SOUNDGARDEN’s ‘Down On the Upside’: Was This the Last Great Album of the Era…?

Posted: July 4, 2016 in (All Things) CULTURE, MUSIC
Tags: , , , , , , , , , ,

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Every couple of months, in the last few years, it seems like we’re reminded that it’s the ’20th anniversary’ of some great, landmark album by some great band or artist.

It is a constant reminder, to me, of what was going on two decades ago: of how much interesting, quality or enduring music was being created by a number of incredibly talented artists. I’ve marked some of those anniversaries already on this site; and every time I do it makes me long for that era and it also inevitably makes me compare it to the era, musically, we’re currently living in – which makes for a stark and obvious contrast.

Soundgarden were without doubt one of the three or four greatest purveyors of the art of rock music in that era I was growing up in; most bands would struggle to produce even one seminal or classic album, but Soundgarden managed to do it more than once. And Down On the Upside, released in 1996 and the follow-up to the hugely successful Superunknown, had the monumental Seattle outfit doing what they’d been doing progressively for their whole career: crafting out original, dynamic and interesting rock music of the highest quality and trying to take it in a different direction each time.

The band members produced this album themselves, with mixing help from Adam Kasper. The album was recorded partly at Bad Animals in Seattle and partly at Stone Gossard’s Studio Litho. Most of the basic material was written by Cornell and bassist Ben Shepperd. Shepperd later called the album “the most accurate picture of what Soundgarden actually sounds like.”

The album features classic Soundgarden dynamics, with unorthodox guitar tunings and odd time signatures, and of course Cornell’s glass-shattering vocals, the signature dual guitar interplay and Matt Cameron’s bad-ass drumming. But it has a different underlying vibe to the other albums and feels a bit lighter – not in the heaviness sense, but in vibe. It is sharply less low-vibrational and tuned down as most of Superunknown.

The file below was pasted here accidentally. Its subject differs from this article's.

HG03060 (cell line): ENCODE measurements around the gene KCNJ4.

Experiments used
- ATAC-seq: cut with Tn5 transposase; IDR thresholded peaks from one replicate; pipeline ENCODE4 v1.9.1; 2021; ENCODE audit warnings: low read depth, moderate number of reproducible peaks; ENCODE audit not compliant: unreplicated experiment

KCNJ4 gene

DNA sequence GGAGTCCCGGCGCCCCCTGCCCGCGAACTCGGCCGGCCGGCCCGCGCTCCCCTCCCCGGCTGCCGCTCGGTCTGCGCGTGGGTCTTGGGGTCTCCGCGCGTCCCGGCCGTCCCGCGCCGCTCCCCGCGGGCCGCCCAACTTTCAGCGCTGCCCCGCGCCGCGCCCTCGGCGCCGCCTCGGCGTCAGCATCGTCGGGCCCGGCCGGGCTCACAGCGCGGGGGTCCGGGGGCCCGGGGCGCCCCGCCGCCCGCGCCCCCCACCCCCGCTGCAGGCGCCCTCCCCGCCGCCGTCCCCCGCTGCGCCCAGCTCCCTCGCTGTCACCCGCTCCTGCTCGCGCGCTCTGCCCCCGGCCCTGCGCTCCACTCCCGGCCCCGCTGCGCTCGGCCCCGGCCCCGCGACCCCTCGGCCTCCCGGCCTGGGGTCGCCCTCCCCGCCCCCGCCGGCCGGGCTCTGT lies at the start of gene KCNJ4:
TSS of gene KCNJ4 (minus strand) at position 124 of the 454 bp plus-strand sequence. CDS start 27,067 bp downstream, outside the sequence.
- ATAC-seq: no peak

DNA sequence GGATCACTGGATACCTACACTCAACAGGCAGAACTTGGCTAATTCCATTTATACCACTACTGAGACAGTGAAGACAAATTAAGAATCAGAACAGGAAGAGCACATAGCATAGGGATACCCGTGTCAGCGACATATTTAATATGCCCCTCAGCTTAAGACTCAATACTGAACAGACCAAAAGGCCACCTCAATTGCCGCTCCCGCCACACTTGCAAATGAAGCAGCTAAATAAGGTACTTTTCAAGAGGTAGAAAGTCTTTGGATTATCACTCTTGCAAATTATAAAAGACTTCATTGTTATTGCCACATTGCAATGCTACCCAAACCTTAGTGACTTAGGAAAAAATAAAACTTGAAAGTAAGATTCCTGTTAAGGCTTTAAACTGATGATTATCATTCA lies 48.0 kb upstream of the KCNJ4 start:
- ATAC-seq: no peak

Down On the Upside is at least equal to Superunknown, and perhaps even better: I definitely listened to it more at the time.

Soundgarden as a unit, like Nirvana, always felt more dynamic and interesting than a lot of the other bands: even when some of those other bands were writing really great music, with Soundgarden the intricate interplay and tightness of the unit meant that they even sounded fascinating on tracks that weren’t necessarily great songs in the basic sense. With a lot of bands, they’re carried by their singer or by a great guitarist or something specific (Stone Temple Pilots were an example of that, where Scott Weiland really made that band a lot richer than it would’ve been), but with a band like Soundgarden, each band member was a top-notch musician and inter-played to create a sublime dynamic and it was the collective unit itself that was most potent.

1996’s Down On the Upside is a perfect expression of that.

 
 

 

Perhaps the most immediately striking thing about Down on the Upside is that it opens so epically bad-ass with ‘Pretty Noose’ – what a way to kick off an album.

When I first heard ‘Pretty Noose’ – before the album coming out – I was bowled over by it. It’s such a fat, bad-ass assault of tight, dual guitars and perfect drumming all moving at a perfect tempo. The riffing, and the Cornell/Thayil interplay, particular on the verses, is sublime, while the whole track just stumbles along in perfection, every instrument playing its part immaculately in the mix. When you say ‘Soundgarden’ to me, this is the first song I think of, because it’s just such a heavy-hitting, all-out assault of a track.

‘Pretty Noose’, perhaps along with ‘Blow Up the Outside World’ and ‘Burden in My Hand’, are the obvious, standout tracks.

‘Blow Up the Outside World’ might be the most perfect thing Soundgarden ever did, with its simple, refrained verses and Cornell vocal poetry suddenly shifting into a high-power chorus that a chronic amnesiac could remember. It is an immaculate, epic piece of music; and the chorus really makes you feel like you’re a liberated soul breaking out of a dusty cocoon or a prisoner shattering your chains. I’ve always felt the song loses some potency and focus after the second chorus and brief solo; but even so, it is a behemoth of a song.